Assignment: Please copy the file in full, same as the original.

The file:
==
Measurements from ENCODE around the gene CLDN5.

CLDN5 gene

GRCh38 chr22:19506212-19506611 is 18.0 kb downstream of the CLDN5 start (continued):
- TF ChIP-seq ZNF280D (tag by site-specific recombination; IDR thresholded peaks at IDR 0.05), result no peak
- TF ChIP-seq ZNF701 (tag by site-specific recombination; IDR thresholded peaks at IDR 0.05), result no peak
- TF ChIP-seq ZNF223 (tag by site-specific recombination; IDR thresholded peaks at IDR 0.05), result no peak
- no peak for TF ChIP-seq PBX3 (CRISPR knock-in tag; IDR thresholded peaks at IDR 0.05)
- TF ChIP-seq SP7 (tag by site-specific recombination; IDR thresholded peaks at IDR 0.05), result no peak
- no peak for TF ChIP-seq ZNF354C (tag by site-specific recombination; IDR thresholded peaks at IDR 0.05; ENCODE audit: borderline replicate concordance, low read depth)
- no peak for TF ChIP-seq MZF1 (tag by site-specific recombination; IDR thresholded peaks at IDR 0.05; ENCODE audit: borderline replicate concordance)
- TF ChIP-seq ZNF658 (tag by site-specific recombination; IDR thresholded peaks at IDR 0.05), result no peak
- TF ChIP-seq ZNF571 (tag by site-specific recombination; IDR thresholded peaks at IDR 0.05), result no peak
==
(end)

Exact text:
Measurements from ENCODE around the gene CLDN5.

CLDN5 gene

GRCh38 chr22:19506212-19506611 is 18.0 kb downstream of the CLDN5 start (continued):
- TF ChIP-seq ZNF280D (tag by site-specific recombination; IDR thresholded peaks at IDR 0.05), result no peak
- TF ChIP-seq ZNF701 (tag by site-specific recombination; IDR thresholded peaks at IDR 0.05), result no peak
- TF ChIP-seq ZNF223 (tag by site-specific recombination; IDR thresholded peaks at IDR 0.05), result no peak
- no peak for TF ChIP-seq PBX3 (CRISPR knock-in tag; IDR thresholded peaks at IDR 0.05)
- TF ChIP-seq SP7 (tag by site-specific recombination; IDR thresholded peaks at IDR 0.05), result no peak
- no peak for TF ChIP-seq ZNF354C (tag by site-specific recombination; IDR thresholded peaks at IDR 0.05; ENCODE audit: borderline replicate concordance, low read depth)
- no peak for TF ChIP-seq MZF1 (tag by site-specific recombination; IDR thresholded peaks at IDR 0.05; ENCODE audit: borderline replicate concordance)
- TF ChIP-seq ZNF658 (tag by site-specific recombination; IDR thresholded peaks at IDR 0.05), result no peak
- TF ChIP-seq ZNF571 (tag by site-specific recombination; IDR thresholded peaks at IDR 0.05), result no peak